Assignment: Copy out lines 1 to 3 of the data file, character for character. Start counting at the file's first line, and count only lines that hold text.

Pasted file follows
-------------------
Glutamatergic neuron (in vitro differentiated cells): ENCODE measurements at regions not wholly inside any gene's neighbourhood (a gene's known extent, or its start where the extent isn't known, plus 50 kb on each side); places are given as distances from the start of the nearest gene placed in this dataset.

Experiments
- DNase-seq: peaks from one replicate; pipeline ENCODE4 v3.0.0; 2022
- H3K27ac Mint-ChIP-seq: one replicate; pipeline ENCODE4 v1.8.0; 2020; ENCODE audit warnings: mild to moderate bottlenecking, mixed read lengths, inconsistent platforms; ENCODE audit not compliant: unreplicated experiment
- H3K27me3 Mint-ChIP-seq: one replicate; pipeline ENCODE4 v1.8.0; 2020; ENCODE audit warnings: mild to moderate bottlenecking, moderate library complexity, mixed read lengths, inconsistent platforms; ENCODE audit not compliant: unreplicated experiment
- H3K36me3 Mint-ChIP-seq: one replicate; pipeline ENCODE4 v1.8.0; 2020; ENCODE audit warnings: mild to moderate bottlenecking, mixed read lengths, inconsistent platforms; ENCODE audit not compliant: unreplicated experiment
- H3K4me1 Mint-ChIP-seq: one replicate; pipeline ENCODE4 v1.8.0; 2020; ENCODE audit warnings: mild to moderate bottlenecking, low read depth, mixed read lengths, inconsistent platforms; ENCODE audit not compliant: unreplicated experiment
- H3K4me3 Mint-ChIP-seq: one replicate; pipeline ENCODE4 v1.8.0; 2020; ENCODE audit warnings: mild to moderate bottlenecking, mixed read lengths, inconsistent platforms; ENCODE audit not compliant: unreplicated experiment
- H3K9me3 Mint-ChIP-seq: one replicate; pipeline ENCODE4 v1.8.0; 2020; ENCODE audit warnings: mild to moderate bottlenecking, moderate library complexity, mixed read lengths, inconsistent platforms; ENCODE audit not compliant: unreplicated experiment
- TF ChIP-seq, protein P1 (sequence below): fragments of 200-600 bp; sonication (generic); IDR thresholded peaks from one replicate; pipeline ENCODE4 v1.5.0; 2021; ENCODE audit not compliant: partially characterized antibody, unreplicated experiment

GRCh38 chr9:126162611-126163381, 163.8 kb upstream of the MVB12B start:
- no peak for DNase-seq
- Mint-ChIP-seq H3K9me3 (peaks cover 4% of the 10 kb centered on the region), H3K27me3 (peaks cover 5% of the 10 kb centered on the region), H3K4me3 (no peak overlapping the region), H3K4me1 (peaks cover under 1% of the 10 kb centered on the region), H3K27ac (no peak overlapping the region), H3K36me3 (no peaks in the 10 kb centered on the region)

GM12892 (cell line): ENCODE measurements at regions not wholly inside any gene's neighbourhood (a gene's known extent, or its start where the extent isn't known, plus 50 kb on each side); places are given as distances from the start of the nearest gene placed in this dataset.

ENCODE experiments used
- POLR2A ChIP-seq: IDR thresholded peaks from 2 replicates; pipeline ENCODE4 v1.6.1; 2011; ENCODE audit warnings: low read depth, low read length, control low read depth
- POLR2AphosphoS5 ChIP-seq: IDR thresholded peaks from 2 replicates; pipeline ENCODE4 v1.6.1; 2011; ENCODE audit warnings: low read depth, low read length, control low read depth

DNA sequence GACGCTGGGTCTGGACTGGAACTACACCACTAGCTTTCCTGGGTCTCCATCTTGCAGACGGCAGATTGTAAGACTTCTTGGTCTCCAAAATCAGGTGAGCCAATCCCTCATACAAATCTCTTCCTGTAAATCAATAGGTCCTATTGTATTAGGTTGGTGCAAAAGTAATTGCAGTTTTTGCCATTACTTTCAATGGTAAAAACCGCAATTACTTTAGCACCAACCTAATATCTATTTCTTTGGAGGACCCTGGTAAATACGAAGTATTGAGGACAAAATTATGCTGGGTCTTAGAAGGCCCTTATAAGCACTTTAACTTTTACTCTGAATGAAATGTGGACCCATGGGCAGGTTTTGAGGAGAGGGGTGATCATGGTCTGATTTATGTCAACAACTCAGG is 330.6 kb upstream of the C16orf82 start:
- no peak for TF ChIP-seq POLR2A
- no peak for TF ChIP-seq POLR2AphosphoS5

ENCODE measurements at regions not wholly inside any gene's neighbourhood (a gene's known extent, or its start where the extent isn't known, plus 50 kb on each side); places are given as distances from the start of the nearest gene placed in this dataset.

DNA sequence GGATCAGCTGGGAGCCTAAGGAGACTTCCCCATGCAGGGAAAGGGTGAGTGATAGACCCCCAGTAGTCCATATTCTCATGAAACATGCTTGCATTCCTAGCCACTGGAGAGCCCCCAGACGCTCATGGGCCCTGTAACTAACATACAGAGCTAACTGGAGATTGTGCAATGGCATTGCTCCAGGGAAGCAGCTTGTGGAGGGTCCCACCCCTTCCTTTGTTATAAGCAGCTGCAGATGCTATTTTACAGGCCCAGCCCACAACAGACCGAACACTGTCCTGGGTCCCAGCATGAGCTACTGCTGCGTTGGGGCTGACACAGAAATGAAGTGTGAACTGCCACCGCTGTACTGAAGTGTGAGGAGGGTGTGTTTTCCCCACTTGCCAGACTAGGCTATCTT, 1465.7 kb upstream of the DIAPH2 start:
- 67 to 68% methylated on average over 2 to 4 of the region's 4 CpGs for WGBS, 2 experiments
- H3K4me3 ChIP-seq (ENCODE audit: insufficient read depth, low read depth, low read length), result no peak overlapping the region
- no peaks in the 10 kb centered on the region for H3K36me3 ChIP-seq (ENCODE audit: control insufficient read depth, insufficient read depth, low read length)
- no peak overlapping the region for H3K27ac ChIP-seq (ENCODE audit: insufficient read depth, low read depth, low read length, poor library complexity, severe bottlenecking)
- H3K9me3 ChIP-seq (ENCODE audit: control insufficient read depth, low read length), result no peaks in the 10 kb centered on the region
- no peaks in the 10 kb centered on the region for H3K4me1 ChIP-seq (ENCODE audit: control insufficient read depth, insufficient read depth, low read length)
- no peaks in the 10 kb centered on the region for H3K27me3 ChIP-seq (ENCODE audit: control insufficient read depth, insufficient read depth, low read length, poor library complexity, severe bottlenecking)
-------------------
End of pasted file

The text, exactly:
Glutamatergic neuron (in vitro differentiated cells): ENCODE measurements at regions not wholly inside any gene's neighbourhood (a gene's known extent, or its start where the extent isn't known, plus 50 kb on each side); places are given as distances from the start of the nearest gene placed in this dataset.

Experiments
- DNase-seq: peaks from one replicate; pipeline ENCODE4 v3.0.0; 2022